However, I realized after my third startup that I should seek professional help in order to improve my outlook on the world of business. I attended psychotherapy, which is not the essential formula to follow, but which certainly worked in my experience. I shifted my perspective on the ‘normal’ in my daily life, which excluded constant unhappiness. Working through my past experiences, I realized feeling bad, or the ‘normal’ most of us are so accustomed to, should not be normal. I’ve grown and learned to approach any undertaking with an open mind. I opened myself to new somewhat unfamiliar and more adventurous experiences in order to reshape my tedious dull routine. One must define what happiness and success look like to them in order to feel truly happy and accomplished in what they do.
Psychotherapy gave me the final push toward taking the leap into business. I had grown personally from all my experiences and was slightly better acquainted with entrepreneurship. I had finally secured enough money with years at my corporate job, allowing me to quit and fall into the exhilarating sequence of ventures that shape my continuous skydive through entrepreneurship.
“Know nothing, experience everything” Lesson 4
I delved into my fourth startup through independent research on wish farming and plant cultivation. The idea for this was to convert shipping containers into plant factories in the most inexpensive way. However, my fellow co-founder and I had no knowledge of the complexities of manufacturing, or generic expertise in business, and so the concept of the venture changed constantly until we had to close the company. Although we had done extensive research and were well educated on farming, we had no practical experience to bring our vision to life.
The most useful skill I acquired in the process is learning to accept that I know nothing. This is another key tactic to take away, as in accepting ignorance, you are open to the most straightforward method of learning something new – learning through experience, rather than by the book. The Startup Wise Guys program reinstated this belief within me. I had revelations every single day there (though I had already been doing business for 4 years), convincing me that there is much to learn about business, which can work out with the proper training and assistance, and though there are exceptions, typically the simplest and fastest way to learn it is through the uncontrollable skydive through business with confidence as the parachute. The failures you have and the mistakes you make along the way are your best mentors, teaching you the multitude of crucial lessons of entrepreneurship. This multitude of lessons cannot be summed up into one piece of advice or even a few hundred page book. Expertise in this field is a mix of life lessons picked up in the exciting leap to the adventurous heights of business. You don’t learn it, you experience it.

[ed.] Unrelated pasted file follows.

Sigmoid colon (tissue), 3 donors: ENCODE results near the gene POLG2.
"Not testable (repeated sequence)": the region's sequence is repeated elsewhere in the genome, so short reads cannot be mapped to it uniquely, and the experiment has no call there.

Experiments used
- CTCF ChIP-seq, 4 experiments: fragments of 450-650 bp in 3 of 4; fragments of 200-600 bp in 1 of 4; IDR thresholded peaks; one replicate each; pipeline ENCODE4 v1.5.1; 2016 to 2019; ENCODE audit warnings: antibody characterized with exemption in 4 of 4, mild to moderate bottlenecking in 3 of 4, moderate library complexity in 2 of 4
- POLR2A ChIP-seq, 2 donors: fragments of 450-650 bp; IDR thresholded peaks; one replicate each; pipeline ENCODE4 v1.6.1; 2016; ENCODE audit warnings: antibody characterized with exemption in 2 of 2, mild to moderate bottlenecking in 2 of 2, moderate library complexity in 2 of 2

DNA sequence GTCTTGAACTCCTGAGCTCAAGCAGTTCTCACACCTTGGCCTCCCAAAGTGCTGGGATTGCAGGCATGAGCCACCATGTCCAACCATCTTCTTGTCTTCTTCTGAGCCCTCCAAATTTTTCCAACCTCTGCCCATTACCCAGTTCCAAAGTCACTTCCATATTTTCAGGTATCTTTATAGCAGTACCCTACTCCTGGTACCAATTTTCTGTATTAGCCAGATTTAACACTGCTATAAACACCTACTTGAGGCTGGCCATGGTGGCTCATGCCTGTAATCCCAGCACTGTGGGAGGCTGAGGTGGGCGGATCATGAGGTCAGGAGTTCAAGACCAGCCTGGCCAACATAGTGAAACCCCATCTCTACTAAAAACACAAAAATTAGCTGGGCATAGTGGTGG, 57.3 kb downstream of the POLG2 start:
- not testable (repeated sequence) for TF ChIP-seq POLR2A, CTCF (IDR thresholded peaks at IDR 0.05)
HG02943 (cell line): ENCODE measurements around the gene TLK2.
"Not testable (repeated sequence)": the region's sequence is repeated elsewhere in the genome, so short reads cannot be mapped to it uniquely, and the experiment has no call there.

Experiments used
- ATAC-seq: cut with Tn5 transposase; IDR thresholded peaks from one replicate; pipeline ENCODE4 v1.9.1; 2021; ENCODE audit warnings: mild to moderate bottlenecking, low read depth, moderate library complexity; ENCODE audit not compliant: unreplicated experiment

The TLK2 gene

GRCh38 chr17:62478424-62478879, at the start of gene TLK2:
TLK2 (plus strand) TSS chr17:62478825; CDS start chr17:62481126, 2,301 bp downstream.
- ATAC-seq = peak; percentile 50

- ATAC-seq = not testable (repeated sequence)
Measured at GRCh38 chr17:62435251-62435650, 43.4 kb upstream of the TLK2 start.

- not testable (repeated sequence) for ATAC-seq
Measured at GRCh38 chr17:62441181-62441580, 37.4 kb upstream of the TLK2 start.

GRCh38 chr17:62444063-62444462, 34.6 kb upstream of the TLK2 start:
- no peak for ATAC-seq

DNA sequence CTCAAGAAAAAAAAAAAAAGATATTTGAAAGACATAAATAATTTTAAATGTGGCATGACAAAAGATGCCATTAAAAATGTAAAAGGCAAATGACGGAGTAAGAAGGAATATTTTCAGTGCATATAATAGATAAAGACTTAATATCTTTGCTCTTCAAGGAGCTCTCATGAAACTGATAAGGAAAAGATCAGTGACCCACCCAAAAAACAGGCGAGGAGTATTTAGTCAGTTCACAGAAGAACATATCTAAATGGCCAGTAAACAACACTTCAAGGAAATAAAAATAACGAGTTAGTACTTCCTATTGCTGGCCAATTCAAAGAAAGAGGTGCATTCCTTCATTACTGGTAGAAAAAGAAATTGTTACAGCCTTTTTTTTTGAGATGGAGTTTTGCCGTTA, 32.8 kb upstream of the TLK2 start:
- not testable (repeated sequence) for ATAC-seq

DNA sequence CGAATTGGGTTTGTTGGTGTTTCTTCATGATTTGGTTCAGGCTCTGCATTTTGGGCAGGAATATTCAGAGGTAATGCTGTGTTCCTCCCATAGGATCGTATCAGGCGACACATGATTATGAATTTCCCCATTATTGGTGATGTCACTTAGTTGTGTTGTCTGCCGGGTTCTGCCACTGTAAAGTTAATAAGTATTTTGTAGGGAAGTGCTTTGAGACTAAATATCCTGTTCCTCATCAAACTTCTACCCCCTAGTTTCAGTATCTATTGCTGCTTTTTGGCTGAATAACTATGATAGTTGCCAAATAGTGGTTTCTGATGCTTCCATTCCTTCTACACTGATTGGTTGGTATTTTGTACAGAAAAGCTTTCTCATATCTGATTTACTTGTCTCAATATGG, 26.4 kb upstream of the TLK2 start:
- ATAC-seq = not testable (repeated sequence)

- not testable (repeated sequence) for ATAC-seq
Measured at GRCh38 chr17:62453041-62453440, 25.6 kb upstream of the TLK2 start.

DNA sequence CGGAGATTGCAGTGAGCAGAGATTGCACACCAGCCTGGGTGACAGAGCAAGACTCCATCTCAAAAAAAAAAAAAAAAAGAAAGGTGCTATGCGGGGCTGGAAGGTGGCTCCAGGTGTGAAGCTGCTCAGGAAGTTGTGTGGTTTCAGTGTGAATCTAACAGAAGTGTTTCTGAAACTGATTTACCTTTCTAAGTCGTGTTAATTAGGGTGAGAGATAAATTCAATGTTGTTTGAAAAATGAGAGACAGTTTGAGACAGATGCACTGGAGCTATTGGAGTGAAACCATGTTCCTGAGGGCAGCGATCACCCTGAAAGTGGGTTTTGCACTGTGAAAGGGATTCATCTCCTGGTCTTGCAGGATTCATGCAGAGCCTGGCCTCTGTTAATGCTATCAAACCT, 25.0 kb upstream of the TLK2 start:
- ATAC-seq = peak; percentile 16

About the author:
Attila Hudecz is a serial entrepreneur focusing on projects in start-up acceleration, sustainability, and innovation management. He has worked in the startup industry for the last 10 years, two times as founder and CEO, most recently in the best European accelerator, Startup Wise Guys. As the Managing Director of the Sustainability Batch Copenhagen at Startup Wise Guys, he is responsible for selecting the startups for the batch, and mentoring and coaching them.